summary description of the apologetic method of the Modernists, in perfect harmony, as you may see, with their doctrines – methods and doctrines brimming over with errors, made not for edification but for destruction, not for the formation of Catholics but for the plunging of Catholics into heresy; methods and doctrines that would be fatal to any religion.

The ecclesiastical authority must change its line of conduct in the social and political world; while keeping outside political and social organization, it must adapt itself to those which exist in order to penetrate them with its spirit. With regard to morals, they adopt the principle of the Americanists, that the active virtues are more important than the passive, both in the estimation in which they must be held and in the exercise of them. The clergy are asked to return to their ancient lowliness and poverty, and in their ideas and action to be guided by the principles of Modernism; and there are some who, echoing the teaching of their Protestant masters, would like the suppression of ecclesiastical celibacy. What is there left in the Church which is not to be reformed according to their principles?

We should define it as the synthesis of all heresies

if experiences have so much value in their eyes, why do they not attach equal weight to the experience that thousands upon thousands of Catholics have that the Modernists are on the wrong road?

Modernism leads to the annihilation of all religion.

Our Predecessor, Gregory XVI., who wrote: A lamentable spectacle is that presented by the aberrations of human reason when it yields to the spirit of novelty, when against the warning of the Apostle it seeks to know beyond what it is meant to know, and when relying too much on itself it thinks it can find the fruit outside the Church wherein truth is found without the slightest shadow of error (Ep. Encycl. Singulari nos, 7 Kal. Jul. 1834).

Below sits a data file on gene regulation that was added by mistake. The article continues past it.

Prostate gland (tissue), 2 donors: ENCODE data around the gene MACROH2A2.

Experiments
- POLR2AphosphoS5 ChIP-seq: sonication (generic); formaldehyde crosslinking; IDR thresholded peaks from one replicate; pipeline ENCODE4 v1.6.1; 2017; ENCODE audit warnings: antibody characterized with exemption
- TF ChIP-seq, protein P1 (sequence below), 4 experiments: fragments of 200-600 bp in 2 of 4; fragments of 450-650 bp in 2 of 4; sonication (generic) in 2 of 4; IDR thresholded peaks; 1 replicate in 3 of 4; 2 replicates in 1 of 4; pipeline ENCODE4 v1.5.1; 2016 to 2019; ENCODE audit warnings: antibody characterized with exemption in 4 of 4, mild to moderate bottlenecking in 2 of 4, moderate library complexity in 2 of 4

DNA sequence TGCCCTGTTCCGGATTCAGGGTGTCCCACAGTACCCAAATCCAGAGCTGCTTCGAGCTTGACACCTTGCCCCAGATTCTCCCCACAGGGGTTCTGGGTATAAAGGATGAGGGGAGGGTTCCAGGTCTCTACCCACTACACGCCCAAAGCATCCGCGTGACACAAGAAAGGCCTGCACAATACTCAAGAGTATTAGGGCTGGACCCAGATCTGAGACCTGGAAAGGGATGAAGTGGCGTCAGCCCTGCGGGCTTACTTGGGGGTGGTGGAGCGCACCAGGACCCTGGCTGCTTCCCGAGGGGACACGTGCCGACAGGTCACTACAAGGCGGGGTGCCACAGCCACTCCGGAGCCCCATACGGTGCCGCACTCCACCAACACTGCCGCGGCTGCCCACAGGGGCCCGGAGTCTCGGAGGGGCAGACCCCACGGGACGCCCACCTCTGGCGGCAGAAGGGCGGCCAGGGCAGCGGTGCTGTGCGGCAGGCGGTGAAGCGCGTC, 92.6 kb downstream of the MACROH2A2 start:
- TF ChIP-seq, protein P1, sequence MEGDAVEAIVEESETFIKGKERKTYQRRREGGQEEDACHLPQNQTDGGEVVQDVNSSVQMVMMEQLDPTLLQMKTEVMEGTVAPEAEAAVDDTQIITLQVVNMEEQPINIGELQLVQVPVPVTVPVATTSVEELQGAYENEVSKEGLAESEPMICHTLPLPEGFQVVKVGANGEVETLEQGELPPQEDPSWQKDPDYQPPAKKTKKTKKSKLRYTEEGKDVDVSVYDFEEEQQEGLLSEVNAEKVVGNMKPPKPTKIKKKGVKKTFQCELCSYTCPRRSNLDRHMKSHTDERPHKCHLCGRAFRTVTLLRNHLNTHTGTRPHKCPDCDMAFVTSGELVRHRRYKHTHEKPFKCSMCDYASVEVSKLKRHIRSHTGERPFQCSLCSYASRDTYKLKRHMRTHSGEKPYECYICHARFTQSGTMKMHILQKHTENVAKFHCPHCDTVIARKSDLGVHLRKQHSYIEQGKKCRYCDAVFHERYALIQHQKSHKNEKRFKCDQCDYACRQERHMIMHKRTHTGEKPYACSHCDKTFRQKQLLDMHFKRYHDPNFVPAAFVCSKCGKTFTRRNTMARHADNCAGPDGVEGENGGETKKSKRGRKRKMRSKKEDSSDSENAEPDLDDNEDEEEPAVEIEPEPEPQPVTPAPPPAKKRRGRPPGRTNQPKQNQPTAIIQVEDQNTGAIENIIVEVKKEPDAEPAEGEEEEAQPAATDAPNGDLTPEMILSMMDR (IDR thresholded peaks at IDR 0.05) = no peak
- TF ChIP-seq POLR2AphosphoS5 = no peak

Hence, Venerable Brethren, it will be your first duty to thwart such proud men, to employ them only in the lowest and obscurest offices

have embraced the one with all its false glamour because their ignorance of the other has left them without the means of being able to recognise confusion of thought

They recognise that the three chief difficulties for them are scholastic philosophy, the authority of the fathers and tradition, and the magisterium of the Church, and on these they wage unrelenting war

the proposition condemned by Pius IX: The method and principles which have served the doctors of scholasticism when treating of theology no longer correspond with the exigencies of our time or the progress of science (Syll. Prop. 13).

But for Catholics the second Council of Nicea will always have the force of law, where it condemns those who dare, after the impious fashion of heretics, to deride the ecclesiastical traditions, to invent novelties of some kind … or endeavour by malice or craft to overthrow any one of the legitimate traditions of the Catholic Church;